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Man Enters Guilty Plea in Embezzlement of $117,500

September 10, 1986|TERRY PRISTIN | Times Staff Writer

The son of the prime mover behind an organization that has channeled millions of dollars in public funds into a blighted neighborhood near downtown Los Angeles pleaded guilty Tuesday to embezzling $117,500 from that agency and a sister nonprofit corporation.

The district attorney's office alleged that Daniel E. Montoya Jr., 33, of Eagle Rock diverted federal funds to his personal use over a three-year period while he served as executive director of the Pico Union Neighborhood Council and as controller of the Pico Union Housing Corp.

Montoya's father was instrumental in founding the council in 1968, according to Terry Timmins, its current executive director. The $13-million, 180-unit Vista Montoya condominium project at 1425 West 12th St. is named for him.

Son Takes Over

When Daniel Montoya Sr. died of a stroke in 1980 at the age of 50, the son was hired to run the agency, Timmins said.

"It's tragic," Timmins said, in commenting on the younger Montoya's case. "Anyone familiar with the family and how much good they've done for the community would agree."

Over the last 15 years, the neighborhood council has sponsored $50-million worth of low- and moderate-income housing in the Pico Union area, southwest of downtown, and has also been involved in job training, child care, food distribution to the needy and the establishment of vest-pocket parks, Timmins said.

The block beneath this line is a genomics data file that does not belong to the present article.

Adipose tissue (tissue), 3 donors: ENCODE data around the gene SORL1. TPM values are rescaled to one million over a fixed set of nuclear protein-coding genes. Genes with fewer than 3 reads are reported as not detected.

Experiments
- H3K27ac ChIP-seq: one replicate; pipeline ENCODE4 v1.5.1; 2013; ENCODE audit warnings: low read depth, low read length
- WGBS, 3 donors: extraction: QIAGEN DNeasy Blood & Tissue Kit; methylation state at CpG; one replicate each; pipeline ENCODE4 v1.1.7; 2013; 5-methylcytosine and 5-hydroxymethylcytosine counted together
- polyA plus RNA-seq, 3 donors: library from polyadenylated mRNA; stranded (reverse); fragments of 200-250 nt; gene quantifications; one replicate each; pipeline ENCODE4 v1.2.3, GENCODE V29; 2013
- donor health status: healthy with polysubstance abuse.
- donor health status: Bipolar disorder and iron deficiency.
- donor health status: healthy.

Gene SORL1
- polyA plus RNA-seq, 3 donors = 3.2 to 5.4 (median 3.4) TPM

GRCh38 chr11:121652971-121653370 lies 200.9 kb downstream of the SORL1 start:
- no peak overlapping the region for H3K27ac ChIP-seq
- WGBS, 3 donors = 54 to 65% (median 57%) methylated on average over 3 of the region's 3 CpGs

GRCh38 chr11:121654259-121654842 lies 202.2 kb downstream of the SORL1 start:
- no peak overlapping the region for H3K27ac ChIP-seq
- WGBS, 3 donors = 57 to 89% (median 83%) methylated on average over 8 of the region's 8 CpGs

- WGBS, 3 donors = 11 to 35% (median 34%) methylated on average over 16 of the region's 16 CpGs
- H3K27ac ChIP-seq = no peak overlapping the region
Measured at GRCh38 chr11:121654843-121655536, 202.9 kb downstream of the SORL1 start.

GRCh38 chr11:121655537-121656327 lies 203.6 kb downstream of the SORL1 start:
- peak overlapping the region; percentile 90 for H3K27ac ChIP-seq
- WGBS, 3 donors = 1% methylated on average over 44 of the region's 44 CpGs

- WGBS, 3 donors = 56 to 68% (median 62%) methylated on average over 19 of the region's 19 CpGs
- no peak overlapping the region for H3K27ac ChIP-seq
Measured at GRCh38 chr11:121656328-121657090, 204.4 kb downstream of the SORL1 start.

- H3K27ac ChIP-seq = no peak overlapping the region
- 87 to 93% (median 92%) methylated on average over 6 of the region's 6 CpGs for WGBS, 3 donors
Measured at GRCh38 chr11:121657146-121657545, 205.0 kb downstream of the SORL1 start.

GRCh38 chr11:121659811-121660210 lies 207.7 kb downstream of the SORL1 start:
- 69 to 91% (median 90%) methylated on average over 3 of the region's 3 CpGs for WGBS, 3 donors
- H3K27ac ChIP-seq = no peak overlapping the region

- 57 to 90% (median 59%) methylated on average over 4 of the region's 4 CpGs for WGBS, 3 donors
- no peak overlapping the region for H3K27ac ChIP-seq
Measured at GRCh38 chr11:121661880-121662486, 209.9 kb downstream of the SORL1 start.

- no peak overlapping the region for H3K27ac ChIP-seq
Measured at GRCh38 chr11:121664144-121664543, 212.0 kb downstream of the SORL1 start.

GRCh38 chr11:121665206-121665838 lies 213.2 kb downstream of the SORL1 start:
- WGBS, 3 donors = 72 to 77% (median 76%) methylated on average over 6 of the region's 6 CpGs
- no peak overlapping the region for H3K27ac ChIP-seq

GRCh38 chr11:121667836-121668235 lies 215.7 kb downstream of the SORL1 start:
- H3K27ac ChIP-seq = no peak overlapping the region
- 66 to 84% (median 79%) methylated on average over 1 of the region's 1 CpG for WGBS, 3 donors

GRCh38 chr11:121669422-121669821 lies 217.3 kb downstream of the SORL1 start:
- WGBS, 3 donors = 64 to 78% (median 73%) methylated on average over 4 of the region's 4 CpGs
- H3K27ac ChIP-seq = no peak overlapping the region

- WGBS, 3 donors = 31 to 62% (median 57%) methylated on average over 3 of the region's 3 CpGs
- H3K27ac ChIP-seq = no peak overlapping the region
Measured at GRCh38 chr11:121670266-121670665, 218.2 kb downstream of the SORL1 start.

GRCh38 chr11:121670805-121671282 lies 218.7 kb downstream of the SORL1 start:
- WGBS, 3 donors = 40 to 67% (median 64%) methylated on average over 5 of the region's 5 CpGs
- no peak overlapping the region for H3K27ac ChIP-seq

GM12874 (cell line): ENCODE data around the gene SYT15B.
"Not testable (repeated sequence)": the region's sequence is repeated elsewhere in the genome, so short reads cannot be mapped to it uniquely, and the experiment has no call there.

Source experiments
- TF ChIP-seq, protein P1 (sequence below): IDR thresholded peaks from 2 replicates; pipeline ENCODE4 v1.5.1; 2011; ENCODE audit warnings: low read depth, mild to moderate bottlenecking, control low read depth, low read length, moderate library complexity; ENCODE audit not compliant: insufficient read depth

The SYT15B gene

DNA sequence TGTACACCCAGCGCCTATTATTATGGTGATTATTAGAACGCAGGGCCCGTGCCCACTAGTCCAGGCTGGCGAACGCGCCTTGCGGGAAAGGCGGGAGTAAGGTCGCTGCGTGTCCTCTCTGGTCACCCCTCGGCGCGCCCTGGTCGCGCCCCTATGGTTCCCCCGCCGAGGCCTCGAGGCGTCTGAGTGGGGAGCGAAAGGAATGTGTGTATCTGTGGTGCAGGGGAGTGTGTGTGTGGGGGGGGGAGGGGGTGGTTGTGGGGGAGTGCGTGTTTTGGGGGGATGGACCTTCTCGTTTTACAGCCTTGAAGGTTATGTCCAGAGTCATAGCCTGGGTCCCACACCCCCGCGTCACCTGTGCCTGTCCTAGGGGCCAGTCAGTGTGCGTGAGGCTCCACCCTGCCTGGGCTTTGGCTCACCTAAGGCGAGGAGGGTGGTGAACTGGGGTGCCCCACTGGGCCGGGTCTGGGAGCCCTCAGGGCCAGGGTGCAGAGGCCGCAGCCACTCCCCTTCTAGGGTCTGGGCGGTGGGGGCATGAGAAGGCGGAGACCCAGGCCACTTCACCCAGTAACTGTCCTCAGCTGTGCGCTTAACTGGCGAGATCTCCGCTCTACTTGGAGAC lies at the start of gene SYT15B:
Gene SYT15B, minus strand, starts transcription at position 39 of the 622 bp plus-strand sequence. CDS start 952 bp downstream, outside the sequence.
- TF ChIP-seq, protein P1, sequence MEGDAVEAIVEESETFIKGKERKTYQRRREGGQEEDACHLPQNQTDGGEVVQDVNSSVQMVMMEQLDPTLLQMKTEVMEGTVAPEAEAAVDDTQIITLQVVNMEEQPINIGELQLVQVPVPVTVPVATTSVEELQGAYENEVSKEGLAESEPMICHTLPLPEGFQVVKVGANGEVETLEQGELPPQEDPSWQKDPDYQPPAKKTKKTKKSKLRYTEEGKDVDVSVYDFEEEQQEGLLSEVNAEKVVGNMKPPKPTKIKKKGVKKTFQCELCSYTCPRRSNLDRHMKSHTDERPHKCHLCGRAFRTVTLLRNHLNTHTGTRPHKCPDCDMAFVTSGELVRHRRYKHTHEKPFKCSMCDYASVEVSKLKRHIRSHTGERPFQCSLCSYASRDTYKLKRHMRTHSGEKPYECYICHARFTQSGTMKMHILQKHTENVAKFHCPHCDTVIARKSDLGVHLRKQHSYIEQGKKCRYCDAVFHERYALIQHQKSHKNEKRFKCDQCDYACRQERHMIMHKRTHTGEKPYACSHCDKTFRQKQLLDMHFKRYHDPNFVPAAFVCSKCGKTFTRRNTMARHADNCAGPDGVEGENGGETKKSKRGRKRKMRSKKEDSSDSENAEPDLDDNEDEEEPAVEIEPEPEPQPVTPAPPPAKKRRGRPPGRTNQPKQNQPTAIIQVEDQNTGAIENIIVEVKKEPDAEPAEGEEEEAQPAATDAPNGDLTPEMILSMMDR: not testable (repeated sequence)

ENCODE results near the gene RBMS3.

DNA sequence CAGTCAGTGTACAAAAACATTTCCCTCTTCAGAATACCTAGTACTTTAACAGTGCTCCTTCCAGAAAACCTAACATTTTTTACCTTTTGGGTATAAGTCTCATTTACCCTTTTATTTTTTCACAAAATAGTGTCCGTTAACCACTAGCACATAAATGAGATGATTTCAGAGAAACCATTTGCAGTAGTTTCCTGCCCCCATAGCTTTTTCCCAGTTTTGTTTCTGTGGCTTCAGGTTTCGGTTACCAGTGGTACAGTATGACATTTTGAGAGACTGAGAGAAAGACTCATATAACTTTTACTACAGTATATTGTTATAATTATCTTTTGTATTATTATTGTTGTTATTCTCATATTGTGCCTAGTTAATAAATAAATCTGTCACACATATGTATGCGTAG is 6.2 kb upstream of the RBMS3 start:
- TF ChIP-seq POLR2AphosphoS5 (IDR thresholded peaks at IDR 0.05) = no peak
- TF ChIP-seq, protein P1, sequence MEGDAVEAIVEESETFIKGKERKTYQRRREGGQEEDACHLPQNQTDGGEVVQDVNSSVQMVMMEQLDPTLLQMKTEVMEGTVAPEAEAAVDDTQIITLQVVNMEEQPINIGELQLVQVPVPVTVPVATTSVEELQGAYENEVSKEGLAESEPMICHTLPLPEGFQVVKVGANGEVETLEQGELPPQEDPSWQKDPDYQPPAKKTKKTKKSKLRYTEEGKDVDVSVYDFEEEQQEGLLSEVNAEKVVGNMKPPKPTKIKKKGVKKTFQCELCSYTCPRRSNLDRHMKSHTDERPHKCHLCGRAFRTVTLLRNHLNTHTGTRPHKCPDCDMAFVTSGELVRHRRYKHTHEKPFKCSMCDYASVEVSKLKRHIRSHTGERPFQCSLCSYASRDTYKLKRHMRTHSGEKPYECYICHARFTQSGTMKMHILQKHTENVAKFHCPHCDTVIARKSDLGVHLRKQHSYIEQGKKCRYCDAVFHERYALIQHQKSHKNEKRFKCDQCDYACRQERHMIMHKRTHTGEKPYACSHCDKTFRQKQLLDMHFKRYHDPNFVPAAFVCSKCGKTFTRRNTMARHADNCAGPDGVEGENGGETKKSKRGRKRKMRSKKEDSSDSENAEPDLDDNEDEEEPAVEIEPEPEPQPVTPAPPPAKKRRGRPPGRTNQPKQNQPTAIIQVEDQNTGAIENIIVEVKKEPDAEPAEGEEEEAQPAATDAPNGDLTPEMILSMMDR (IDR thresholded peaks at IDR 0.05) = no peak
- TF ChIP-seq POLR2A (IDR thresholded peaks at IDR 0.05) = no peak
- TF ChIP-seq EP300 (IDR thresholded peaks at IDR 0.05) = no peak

He said the housing corporation, which serves as a holding company for the properties while they are being developed, was originally a subsidiary of the neighborhood council but that Montoya Jr. had the bylaws changed to make the two organizations independent.

Accounting Demanded

The misappropriation of funds was uncovered in October, 1984, after officials questioned the disappearance of money intended for a job-training program and "demanded an accounting," Timmins said. Montoya resigned the following month.

Deputy Dist. Atty. Frederick G. Stewart said Montoya actually embezzled $400,000 from the two agencies but repaid all but the $117,500. After charges were filed, he returned another $13,000 to the agencies, Stewart said.

Under an agreement worked out with prosecutors, Montoya, who pleaded guilty in Los Angeles Municipal Court to one count of grand theft, will be placed on five years' probation when he is sentenced on Oct. 7. If he does not make restitution within that period, he could be subject to as many as three years in prison, Stewart said.

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